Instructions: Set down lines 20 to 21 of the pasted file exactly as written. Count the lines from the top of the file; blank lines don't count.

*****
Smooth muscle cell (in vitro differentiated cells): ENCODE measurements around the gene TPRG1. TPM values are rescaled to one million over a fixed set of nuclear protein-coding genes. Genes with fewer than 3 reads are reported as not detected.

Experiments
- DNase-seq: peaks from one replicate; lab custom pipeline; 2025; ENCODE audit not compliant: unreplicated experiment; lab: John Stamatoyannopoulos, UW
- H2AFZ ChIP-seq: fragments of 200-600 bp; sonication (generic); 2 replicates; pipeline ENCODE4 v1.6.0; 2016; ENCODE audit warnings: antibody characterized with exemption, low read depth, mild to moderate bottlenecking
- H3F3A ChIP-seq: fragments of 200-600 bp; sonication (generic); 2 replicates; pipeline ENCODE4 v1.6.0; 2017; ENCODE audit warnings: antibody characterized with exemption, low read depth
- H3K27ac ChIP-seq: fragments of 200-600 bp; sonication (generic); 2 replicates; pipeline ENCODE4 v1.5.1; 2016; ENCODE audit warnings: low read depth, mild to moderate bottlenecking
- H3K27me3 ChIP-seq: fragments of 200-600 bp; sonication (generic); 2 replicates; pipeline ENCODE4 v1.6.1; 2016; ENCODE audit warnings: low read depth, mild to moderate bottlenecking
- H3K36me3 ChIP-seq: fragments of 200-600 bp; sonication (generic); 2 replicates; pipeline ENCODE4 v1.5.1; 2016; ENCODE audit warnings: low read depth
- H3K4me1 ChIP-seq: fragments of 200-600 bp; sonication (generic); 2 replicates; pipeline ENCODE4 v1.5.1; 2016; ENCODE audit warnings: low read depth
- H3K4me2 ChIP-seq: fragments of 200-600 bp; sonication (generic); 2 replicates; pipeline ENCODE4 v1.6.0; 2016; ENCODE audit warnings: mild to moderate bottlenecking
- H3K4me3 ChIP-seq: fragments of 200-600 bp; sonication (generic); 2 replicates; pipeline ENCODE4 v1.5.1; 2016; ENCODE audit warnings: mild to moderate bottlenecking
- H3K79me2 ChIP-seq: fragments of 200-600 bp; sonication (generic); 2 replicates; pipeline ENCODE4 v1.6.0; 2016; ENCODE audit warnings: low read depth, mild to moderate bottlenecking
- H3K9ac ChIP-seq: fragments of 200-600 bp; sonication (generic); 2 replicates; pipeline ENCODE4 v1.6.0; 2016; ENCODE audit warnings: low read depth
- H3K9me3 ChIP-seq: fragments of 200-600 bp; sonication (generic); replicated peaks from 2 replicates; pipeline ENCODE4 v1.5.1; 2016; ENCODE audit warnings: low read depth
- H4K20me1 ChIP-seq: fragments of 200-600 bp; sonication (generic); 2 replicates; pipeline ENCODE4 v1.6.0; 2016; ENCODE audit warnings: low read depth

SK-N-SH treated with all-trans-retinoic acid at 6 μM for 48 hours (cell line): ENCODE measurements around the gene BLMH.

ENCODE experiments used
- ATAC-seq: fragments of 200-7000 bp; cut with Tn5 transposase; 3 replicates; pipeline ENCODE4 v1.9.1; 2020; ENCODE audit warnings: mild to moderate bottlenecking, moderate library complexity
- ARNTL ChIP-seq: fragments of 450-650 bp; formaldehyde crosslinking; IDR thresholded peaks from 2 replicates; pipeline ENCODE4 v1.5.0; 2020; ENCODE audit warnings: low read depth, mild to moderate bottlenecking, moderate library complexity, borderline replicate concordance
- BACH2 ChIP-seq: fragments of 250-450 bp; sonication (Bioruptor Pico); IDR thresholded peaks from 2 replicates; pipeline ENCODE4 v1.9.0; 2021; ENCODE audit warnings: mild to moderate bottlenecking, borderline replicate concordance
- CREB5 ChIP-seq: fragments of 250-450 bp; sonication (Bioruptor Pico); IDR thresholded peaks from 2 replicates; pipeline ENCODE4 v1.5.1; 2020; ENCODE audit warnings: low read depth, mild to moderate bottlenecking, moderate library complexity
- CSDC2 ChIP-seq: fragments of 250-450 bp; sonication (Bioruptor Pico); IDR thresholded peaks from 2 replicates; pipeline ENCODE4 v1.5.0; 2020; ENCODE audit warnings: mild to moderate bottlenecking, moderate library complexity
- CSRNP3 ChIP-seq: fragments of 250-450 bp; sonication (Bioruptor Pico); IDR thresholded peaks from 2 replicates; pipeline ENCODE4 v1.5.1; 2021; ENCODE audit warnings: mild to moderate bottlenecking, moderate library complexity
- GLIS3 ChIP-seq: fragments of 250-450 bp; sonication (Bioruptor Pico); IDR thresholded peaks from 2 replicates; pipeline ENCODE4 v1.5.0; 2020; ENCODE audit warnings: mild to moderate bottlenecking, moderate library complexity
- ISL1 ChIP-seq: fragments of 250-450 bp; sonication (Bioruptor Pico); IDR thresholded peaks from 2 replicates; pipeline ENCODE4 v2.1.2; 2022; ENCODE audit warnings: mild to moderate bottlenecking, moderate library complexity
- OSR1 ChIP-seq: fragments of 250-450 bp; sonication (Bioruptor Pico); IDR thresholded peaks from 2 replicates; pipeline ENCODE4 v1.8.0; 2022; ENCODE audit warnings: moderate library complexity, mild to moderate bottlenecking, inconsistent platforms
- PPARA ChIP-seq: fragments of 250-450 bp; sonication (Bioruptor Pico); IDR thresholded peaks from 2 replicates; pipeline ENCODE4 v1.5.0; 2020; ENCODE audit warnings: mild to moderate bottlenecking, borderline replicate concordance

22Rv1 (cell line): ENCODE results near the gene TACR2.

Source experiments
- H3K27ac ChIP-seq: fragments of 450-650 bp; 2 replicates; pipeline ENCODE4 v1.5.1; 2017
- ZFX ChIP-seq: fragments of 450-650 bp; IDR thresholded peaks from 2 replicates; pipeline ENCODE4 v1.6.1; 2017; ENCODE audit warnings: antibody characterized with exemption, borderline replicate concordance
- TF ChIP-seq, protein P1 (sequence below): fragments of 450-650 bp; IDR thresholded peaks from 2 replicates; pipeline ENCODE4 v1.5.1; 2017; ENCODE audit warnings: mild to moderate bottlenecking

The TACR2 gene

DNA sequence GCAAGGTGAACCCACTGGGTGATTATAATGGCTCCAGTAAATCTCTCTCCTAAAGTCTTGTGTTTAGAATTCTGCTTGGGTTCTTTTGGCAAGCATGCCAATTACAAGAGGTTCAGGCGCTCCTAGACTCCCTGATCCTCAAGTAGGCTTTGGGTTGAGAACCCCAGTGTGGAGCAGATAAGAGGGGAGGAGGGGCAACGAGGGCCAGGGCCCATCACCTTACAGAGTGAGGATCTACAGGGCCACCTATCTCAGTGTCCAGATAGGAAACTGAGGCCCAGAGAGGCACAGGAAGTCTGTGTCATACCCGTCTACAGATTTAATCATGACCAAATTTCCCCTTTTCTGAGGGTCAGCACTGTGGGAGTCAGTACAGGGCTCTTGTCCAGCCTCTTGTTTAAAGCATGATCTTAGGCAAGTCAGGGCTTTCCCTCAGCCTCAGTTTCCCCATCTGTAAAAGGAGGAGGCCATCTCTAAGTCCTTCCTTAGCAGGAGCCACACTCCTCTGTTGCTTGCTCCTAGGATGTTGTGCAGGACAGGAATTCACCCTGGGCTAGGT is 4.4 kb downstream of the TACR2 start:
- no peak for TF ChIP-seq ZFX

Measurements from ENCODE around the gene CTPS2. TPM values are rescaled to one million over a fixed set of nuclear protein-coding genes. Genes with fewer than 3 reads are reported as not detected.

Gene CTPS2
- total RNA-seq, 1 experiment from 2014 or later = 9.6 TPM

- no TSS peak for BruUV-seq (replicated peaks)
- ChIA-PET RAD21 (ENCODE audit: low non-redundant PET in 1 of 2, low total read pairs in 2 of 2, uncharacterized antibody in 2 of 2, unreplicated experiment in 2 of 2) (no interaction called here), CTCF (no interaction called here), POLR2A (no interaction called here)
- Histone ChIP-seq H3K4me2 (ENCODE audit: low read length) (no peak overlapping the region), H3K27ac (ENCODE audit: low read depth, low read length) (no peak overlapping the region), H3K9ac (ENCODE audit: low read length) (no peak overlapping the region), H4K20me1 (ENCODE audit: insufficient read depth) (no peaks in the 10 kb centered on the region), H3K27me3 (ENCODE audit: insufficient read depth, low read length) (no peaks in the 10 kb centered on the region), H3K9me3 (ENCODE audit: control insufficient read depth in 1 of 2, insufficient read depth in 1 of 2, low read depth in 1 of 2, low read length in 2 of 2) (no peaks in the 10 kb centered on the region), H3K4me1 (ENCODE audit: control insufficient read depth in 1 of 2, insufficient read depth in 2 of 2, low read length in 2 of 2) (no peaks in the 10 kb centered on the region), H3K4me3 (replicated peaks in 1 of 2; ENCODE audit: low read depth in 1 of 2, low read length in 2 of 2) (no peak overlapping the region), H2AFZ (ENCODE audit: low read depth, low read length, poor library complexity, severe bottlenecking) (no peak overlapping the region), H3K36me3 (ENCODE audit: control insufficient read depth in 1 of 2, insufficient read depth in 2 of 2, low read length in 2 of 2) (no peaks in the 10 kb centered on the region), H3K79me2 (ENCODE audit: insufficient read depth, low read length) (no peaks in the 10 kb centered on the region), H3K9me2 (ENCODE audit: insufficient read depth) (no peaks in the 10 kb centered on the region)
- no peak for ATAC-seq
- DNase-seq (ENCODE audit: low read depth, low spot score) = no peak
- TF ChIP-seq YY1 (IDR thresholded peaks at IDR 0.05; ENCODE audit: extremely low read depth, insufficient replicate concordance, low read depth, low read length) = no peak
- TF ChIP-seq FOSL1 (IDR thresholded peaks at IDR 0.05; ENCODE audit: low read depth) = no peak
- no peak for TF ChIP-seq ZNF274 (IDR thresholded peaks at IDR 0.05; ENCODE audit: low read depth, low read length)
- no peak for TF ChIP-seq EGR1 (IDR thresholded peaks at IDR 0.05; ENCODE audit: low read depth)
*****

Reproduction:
- BACH2 ChIP-seq: fragments of 250-450 bp; sonication (Bioruptor Pico); IDR thresholded peaks from 2 replicates; pipeline ENCODE4 v1.9.0; 2021; ENCODE audit warnings: mild to moderate bottlenecking, borderline replicate concordance
- CREB5 ChIP-seq: fragments of 250-450 bp; sonication (Bioruptor Pico); IDR thresholded peaks from 2 replicates; pipeline ENCODE4 v1.5.1; 2020; ENCODE audit warnings: low read depth, mild to moderate bottlenecking, moderate library complexity